Joan kept walking, then brightened. “I have to admit it’s a pretty decent marketing hook. Who can resist a pet?”

We just had, but I didn’t say anything. Joan bent down and picked up Max.


I’m telling Joan about my latest document production for a big-name client when she jumps from her chaise and charges across the patio.

“No!” she commands, her tone checked, controlled, as if inviting a reasoned discussion with a gunman.

Paws on the glass-topped patio table, Bubba is eagerly inspecting Joan’s signature deviled eggs, each nestled in its own molded oval around the perimeter of a blue-and-white ceramic platter with a center inscription, “Joan’s Little Devils.”

“No!” Joan says again.

Bubba ignores her.

“Down!” she shouts, no longer solicitous.

Bubba doesn’t seem to understand; his snout stretches towards the platter.

“Off! Off!” she shouts. Bubba replants his front feet, flush against Joan’s stomach. She cups his paws and drops them back down on the patio. “Good boy,” she says, patting the top of his head.

“Right on target,” she mutters to herself, then turns to me. “‘Off ‘ is one of his words,” she says. Bubba sits by the table expectantly while she goes inside and brings me the instruction booklet, “Your New Best Friend.”

I read out loud, “Dogs are like people…” Bubba lifts one paw to the table and cocks his head towards Joan, his tongue snapping like a lizard’s.

“Max was never like this,” Joan says. “Max knew not to beg. I absolutely cannot bear that. No!” She slaps Bubba’s rump. “Off!”

With an almost-human toss of his snout, as if one thing’s as good as another, Bubba zig-zags across the yard, following the cologne of an unseen critter.

“That’s right,” I venture, knowing that I am on thin ice. “Max just went to the kitchen and took what he wanted!”

Before she can chastise me for criticizing Max, I ask, “Remember the rum cake?”


The Easter before Max died, Joan had hosted our entire family at her country house. My mother had brought her famous rum cake, a dense yellow cake with half a cup of Bacardi Dark baked in, and saturated with an additional half-cup through toothpick holes in the top. My mother usually loses patience with the procedure after filling half of the holes, and she then picks up the bottle and douses the other half. Just before serving, she seems to fear that the rum may have evaporated, and douses each slice again.

Twelve of the Strong relatives were seated in Joan’s great room, a combined living and diving room, for a late afternoon Easter dinner. After the meal, my mother insisted on clearing the table, since Joan and I had cooked. It took a little longer than usual for her to deliver her first load to the kitchen. When she returned, she took my plate and furtively lifted her eyebrow. She continued to clear the table, including the butter dishes, the salt and pepper shakers and every last thing not necessary for the dessert course, and then asked if anyone wanted coffee. She took a fair amount of time asking each of us individually, rather than just taking our family’s usual show of hands. I knew something was bothering her.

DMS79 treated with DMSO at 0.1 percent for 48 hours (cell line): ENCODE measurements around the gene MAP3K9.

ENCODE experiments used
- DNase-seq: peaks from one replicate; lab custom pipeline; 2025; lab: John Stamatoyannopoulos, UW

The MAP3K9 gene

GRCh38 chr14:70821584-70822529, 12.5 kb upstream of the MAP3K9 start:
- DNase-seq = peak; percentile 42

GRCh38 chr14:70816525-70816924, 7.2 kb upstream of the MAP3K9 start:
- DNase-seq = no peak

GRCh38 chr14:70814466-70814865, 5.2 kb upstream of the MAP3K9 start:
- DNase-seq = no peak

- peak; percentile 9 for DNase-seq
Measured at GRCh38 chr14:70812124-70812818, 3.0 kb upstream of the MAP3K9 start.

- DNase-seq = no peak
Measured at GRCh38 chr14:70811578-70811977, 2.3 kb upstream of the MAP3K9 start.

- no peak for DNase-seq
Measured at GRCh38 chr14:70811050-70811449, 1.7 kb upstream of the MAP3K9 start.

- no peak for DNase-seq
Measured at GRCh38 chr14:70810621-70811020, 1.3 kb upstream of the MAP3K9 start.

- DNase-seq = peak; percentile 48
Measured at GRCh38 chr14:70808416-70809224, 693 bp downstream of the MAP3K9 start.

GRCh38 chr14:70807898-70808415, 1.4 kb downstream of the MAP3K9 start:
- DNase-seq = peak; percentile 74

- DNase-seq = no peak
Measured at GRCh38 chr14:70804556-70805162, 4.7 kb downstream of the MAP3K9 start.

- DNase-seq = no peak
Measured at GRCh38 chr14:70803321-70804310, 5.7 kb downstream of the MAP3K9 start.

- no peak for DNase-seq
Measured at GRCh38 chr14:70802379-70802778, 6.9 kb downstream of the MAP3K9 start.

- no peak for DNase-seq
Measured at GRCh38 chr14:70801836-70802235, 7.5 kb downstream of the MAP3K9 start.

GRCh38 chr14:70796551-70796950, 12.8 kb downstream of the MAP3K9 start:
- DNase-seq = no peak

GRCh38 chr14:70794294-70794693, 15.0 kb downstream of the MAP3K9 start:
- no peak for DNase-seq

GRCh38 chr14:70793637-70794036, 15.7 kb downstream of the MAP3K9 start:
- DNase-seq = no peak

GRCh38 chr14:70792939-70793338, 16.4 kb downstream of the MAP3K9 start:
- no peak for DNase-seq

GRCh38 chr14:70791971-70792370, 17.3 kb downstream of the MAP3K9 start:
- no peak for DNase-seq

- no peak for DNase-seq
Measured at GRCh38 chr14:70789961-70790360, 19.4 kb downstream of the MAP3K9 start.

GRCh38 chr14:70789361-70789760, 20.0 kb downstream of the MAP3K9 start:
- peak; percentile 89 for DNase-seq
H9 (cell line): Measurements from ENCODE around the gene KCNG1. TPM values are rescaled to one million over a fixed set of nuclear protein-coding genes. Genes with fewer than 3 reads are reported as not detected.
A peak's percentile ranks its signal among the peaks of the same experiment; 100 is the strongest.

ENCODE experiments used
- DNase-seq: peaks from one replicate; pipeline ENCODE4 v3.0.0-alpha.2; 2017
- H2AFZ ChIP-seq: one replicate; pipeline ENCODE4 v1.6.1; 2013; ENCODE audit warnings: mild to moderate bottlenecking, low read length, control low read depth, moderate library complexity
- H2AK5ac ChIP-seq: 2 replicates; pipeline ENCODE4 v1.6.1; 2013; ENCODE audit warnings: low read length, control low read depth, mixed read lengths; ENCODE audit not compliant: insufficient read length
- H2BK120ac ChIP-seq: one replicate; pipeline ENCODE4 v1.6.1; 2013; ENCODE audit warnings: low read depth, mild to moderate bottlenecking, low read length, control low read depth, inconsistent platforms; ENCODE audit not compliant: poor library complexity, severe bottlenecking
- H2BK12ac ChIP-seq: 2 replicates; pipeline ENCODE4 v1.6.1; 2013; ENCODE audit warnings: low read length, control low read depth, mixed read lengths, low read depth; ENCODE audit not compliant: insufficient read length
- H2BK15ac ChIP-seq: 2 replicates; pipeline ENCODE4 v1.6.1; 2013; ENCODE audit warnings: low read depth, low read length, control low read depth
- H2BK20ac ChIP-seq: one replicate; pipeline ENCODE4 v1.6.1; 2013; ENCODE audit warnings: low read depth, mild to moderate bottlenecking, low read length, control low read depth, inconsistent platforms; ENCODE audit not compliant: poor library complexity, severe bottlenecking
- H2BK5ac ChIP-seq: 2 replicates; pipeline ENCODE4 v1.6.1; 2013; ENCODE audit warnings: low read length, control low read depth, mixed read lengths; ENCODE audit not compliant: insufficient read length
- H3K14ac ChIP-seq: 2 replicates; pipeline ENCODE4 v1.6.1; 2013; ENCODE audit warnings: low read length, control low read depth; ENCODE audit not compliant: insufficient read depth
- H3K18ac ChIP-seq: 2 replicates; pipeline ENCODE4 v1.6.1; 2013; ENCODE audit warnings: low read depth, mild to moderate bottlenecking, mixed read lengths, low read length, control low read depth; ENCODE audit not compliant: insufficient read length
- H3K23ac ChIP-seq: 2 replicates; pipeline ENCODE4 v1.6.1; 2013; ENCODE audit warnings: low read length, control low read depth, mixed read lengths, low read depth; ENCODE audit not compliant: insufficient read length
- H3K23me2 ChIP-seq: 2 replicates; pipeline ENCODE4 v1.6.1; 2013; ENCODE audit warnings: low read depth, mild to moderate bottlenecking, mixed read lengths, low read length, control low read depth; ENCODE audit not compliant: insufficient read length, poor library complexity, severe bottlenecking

Hoping to prod her into serving it, I asked, “How’d the rum cake come out?”

She looked at me as if I’d committed some etiquette felony punishable by a year of hard, potato-peeling labor. Then, she put on a little girl face, pulled her lip down with her index finger and said to Joan, with the inflection of a question, “I think maybe Max got into it?”

Joan jumped from her chair. “MAX!!!” she shrieked, bumping against the table and toppling two water glasses.

She flew to the kitchen, and the rest of us, like a team of tornado-chasers, rushed after her. Nose down, Max shuffled past us.

“MAAAX!!!” Joan stomped back out of the kitchen and into the great room. She still clung to her linen napkin, smeared with cranberry, rose lipstick and a dot of brown gravy.

Max took a step towards his box of playthings by the fireplace before he apparently understood Joan’s tone, and stopped dead in his tracks, eyeing the stairs. He looked as if he wanted to bolt up them two at a time, but he was visibly bloated now and could hardly move.

In the kitchen, we saw the offense. There, on the pine table, in the center of a glass plate, surrounded by sugared walnuts, was my mother’s rum cake, gouged like a gravel pit. At least a quarter of the cake was missing.

“Oh, God, Max,” Joan yelped. Max plopped over, legs akimbo, his eyes like onyx, yellow crumbs stuck in his old man’s whiskers, begging her to rub his belly.

“You’re a dog! You’re not supposed to like alcohol! You shouldn’t get drunk!” Joan moaned.

“You’ve always said he was human!” I said cheerfully, but my mother shot me a glance that said I should know better than to choose that moment to mention Joan’s drinking. Luckily, Joan had been too concerned with Max to notice my jibe.



We are laughing about the excavated rum cake, and I idly toss one of Max’s weathered tennis balls into the yard. Bubba races after it, hurdling some daylilies in his way. The lilies rebound, but, once more, Joan is disproportionately incensed. She charges after Bubba, screaming “NO!!!” Bubba pauses, momentarily confused, and trots to her, his tail thrashing.

“You’re going to have to learn to be an outside dog,” she mews, almost as if she is talking to Max. It is hard to tell if it is my story or the gin that has first angered her, then softened her up.

“I’m not sure this is going to work,” she says, scratching Bubba’s ear. “It may be too soon.” She takes a deliberate gulp of her gin. “Need another?” she says to me.